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2008 Millennium Technology Prize awarded to Professor Robert Langer for intelligent drug delivery

(L-R) Finalists Professor David Payne, Professor Emmanuel Desurvire, Dr Andrew Viterbi, Dr Randy Giles and winner Professor Robert Langer, with the University of Leicester's finalist, Professor Sir Alec Jeffreys. Picture credit: Millennium Technology Prize.

2008 Millennium Technology Prize awarded to Professor Robert Langer for intelligent drug delivery

Father of controlled drug delivery and tissue engineering is announced as winner of prestigious prize.

Issued on 11 June

HELSINKI, FINLAND

The 2008 Millennium Technology Prize was presented to Professor Robert Langer today in Helsinki for developing innovative biomaterials for controlled drug release. The world's largest technology prize is awarded by Technology Academy Finland for a technological innovation that significantly improves quality of human life and promotes sustainable development. President of the Republic of Finland Tarja Halonen handed Professor Langer the prize of EUR 800,000 and "Peak", the prize trophy, at the Grand Award Ceremony on Wednesday afternoon.

Professor Robert Langer's innovations have had a significant impact on fighting cancer, heart disease, and numerous other diseases. His work has also brought about significant advances in tissue engineering, including synthetic replacement for biological tissues such as artificial skin. Over 100 million people a year are already using advanced drug delivery systems and this number is rising rapidly. In the future, tissue engineering may revolutionize medical treatment that could affect millions of other individuals. "Tissue engineering holds the promise of creating virtually any new tissue or organ," said Professor Langer.

Known as the father of controlled drug delivery and tissue engineering, Professor Langer has been cited as "one of history's most prolific inventors in medicine". Professor Langer's research laboratory at MIT is the largest biomedical engineering laboratory in the world.

The other 2008 Laureates were each awarded prizes of EUR 115,000 at the Award Ceremony. The DNA fingerprinting technique developed by Professor Sir Alec Jeffreys has revolutionized the field of forensic science and methods of defining family relationships. Dr. Andrew Viterbi's innovation is the Viterbi algorithm, used to avoid errors in wireless communications systems and devices such as mobile phones. The fourth innovation awarded, the erbium-doped fibre amplifier (EDFA) invented by Professor Emmanuel Desurvire, Dr. Randy Giles and Professor David Payne, has vastly increased the transmission capacity of the global optical fibre networks that carry telephone and Internet communications signals.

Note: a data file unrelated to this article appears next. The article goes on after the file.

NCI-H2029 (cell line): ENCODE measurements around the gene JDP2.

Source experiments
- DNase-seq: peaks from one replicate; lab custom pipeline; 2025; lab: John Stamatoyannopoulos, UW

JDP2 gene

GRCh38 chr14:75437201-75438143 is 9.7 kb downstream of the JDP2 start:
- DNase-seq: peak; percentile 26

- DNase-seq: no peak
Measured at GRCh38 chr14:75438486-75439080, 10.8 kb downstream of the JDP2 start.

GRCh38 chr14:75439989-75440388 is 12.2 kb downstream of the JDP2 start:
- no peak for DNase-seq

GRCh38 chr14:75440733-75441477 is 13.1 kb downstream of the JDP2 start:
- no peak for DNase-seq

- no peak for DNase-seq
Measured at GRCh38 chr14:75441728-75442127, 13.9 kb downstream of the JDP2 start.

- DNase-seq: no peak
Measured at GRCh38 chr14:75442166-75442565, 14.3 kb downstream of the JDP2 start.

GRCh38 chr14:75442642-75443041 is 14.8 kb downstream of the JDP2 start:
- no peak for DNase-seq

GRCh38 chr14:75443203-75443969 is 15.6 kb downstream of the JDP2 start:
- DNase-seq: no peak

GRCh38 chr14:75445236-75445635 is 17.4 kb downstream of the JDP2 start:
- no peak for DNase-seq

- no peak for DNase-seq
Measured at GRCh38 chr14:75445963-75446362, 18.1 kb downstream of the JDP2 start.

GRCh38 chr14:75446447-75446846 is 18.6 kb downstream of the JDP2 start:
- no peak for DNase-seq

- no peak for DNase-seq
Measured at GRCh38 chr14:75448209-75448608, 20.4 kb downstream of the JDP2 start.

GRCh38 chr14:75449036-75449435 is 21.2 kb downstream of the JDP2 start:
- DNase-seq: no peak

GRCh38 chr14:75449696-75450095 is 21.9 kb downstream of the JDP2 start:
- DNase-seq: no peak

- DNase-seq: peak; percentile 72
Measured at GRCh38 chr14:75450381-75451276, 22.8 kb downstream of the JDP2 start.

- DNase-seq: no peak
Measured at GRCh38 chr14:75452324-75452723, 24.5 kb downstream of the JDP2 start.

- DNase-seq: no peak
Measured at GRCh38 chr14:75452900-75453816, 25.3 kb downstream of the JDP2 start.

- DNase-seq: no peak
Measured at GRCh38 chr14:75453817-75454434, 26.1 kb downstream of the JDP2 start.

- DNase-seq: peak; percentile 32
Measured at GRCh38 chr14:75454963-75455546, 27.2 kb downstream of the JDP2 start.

"It is sufficient to say that each and every one of today's Laureates has excelled in fulfilling the most important of our requirements: benefit to mankind," said Stig Gustavson, Chairman of Technology Academy Finland.

NOTES FOR EDITORS

2008 Millennium Prize Winner Professor Robert Langer

"For his invention and development of innovative biomaterials for controlled drug release and tissue regeneration that have saved human lives and improved the lives of millions of patients."

Institute Professor, Department of Chemical Engineering, Harvard-MIT Division of Health Science and Technology, Koch Institute for Integrative Cancer Research at MIT, Massachusetts, USA.

Citizen of the United States of America. Born August 29, 1948 in Albany, New York, USA. Married with three children.

FURTHER INFORMATION on the Winner and his work at http://www.millenniumprize.fi

PHOTOGRAPHS of the Winner and Laureates can be found at http://www.millenniumprize.fi/en/media/2008-laureates

Images from the Award Ceremony will be available a few hours after the event.

A LIVE WEBCAST of the Winner's lecture on Thursday, 12 June will begin at 11.00 Eastern European Summer Time (UTC/GMT +3 hours). The link for this live webcast is: http://www.ecmedia.hut.fi/pr/millennium2008/

THE MILLENNIUM TECHNOLOGY PRIZE is Finland's tribute to life-enhancing technological innovation. The prize is awarded every second year for a technological innovation that significantly improves the quality of human life and encourages sustainable development. The world's biggest technology prize is awarded by Technology Academy Finland, an independent foundation established by Finnish industry in partnership with the Finnish state. The Laureates were selected by the Board of the Foundation on the basis of recommendations made by the International Selection Committee.

CONTACT INFORMATION

Dr. Tapio Alvesalo, Secretary General of the Technology Academy Finland, mobile +358 400 341 497, tapio.alvesalo(at)millenniumprize.fi

Petja Partanen, Communications Manager, mobile +358-40-5111 640, petja.partanen(at)millenniumprize.fi

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